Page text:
According to Alec Saunders, RIM's vice president developer relations, these prototypes are designed mainly to allow developers to build applications using the underlying OS, but are not the final version. It's a huge step forward on our path to eventually launch BB10, stated Saunders. It's tangible evidence of the company making progress to finally shipping the device.
BB 10 Lineup to Revive Sales
RIM is depending on this BlackBerry 10 lineup to revive sluggish sales in recent quarters, especially in the U.S., the biggest and most competitive market. RIM's market share dropped as consumers turned to iPhones and touch-screen devices built on Google's Android software, as these offer a wider suite of consumer apps. RIM also lost its No.1 spot for smartphone shipments in Canada, its home market, for the first time. Apple took the lead.
Prototype Not an Indication of the Final Version for Consumers
The design of the prototype, as well as the screen's look and navigation will be very different from the final version, which will eventually go on sale for consumers, highlighted Saunders. The experience on this device from a consumer's perspective is not in any way indicative of what the final experience on BlackBerry 10 will be like, he added. We are holding that back to create the interest around that at launch time.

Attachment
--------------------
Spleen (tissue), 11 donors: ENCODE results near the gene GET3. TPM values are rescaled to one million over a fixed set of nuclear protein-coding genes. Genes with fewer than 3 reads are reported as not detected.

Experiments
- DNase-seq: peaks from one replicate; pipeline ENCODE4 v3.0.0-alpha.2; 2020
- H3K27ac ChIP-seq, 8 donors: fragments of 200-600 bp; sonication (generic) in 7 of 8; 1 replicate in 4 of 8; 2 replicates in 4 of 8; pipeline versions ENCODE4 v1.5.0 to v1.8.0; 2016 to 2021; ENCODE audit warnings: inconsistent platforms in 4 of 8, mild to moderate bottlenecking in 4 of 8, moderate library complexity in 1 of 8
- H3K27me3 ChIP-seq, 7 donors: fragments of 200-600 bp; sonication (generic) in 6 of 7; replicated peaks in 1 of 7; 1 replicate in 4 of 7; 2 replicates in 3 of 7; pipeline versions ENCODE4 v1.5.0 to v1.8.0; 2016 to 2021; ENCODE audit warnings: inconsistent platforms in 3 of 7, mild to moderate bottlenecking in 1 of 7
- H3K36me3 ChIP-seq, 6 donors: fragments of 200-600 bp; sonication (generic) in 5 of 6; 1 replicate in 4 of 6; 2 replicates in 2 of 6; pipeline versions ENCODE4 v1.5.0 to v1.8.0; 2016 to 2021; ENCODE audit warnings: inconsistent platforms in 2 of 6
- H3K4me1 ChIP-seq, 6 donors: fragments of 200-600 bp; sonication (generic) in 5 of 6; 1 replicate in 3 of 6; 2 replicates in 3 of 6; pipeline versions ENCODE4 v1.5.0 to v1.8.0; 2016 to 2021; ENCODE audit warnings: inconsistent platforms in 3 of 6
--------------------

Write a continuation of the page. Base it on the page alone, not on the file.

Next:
New Phones in the 'Latter' Part of 2012
According to RIM, the first batch of the new phones will go on sale in the latter part of 2012. After seeing its sales slump and its market share drop, RIM aims to generate buzz among developers who have also drifted away from the BlackBerry platform. Appcelerator and IDC conducted a survey back in January and found that 89 percent of developers were very interested in developing for the iPhone, 79 percent said the same about Android phones, but only 16 percent of developers were very interested in building apps for RIM's BlackBerry phone.
PlayBook Apps to Be Ported to BB 10
The BlackBerry Jam event will run along with the larger BlackBerry World Conference in Orlando, and aims to bring RIM's top software executives together with developers to rekindle the interest for BlackBerry. Each BlackBerry Jam participant will receive the new test device, up to the event's limit of 2,000 attendees. This is a tool the developer can use to get a jumpstart to build applications that will be great on a BlackBerry 10 device in the future, said Saunders. The executive added that the BlackBerry PlayBook tablet, which runs on a broadly similar OS as BlackBerry 10, has roughly 10,000 apps which should port easily onto the next-generation smartphones. My goal is that every single PlayBook app works on BB10.
(reported by Alexandra Burlacu, edited by Surojit Chatterjee)